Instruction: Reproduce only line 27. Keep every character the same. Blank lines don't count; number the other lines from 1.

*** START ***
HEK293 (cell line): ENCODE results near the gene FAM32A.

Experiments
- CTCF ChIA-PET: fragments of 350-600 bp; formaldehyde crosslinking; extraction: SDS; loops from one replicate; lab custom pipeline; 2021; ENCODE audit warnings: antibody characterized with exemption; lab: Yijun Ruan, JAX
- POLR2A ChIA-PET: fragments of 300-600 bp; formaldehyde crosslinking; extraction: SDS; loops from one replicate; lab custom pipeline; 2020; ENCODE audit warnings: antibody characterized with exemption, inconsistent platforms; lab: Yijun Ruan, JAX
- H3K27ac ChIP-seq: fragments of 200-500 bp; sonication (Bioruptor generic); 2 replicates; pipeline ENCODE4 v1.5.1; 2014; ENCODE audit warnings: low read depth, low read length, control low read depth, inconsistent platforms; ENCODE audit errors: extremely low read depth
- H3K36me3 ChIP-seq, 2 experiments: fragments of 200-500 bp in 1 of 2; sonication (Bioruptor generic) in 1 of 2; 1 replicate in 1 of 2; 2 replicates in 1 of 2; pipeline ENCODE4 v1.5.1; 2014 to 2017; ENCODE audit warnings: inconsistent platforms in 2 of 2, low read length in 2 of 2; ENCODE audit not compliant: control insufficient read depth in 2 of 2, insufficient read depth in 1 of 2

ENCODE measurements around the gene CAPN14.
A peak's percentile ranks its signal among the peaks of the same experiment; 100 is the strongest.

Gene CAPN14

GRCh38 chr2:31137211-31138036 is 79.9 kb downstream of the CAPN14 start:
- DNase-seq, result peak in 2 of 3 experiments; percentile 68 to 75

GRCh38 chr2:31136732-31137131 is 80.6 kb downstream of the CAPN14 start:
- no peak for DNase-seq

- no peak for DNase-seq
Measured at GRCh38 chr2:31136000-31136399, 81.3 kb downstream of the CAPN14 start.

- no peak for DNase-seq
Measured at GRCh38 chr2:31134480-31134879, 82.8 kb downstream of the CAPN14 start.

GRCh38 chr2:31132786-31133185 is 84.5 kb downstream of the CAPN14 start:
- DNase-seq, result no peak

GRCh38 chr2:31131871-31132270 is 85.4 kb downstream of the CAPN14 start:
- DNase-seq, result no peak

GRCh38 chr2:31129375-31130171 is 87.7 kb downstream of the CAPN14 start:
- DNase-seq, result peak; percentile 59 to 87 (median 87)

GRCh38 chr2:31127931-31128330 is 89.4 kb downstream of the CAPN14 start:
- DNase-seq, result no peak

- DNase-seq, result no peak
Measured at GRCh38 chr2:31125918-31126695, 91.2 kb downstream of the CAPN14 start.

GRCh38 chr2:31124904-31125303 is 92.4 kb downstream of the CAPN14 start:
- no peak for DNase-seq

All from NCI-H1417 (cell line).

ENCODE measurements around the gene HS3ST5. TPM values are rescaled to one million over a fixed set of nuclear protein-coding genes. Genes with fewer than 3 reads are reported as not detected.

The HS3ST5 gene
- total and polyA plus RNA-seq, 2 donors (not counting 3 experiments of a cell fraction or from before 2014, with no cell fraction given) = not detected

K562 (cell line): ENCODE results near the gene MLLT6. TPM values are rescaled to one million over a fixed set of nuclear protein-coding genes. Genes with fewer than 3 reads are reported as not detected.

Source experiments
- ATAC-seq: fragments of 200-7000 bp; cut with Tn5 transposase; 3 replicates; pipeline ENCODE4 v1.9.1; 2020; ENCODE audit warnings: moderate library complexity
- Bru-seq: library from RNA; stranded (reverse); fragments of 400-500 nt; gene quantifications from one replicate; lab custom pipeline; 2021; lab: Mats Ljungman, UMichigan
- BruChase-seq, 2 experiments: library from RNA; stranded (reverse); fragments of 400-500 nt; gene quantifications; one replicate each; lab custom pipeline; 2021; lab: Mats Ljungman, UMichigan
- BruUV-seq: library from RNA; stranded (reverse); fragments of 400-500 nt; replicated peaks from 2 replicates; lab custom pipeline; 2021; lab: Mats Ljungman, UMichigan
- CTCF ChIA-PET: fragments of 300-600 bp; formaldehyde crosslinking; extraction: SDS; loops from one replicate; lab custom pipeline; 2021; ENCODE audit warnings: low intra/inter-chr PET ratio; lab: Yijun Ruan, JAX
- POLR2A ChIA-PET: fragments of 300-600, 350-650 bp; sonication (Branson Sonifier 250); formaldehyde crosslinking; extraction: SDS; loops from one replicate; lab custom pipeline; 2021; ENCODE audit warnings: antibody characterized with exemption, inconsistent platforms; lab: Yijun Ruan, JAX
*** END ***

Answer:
Measured at GRCh38 chr2:31125918-31126695, 91.2 kb downstream of the CAPN14 start.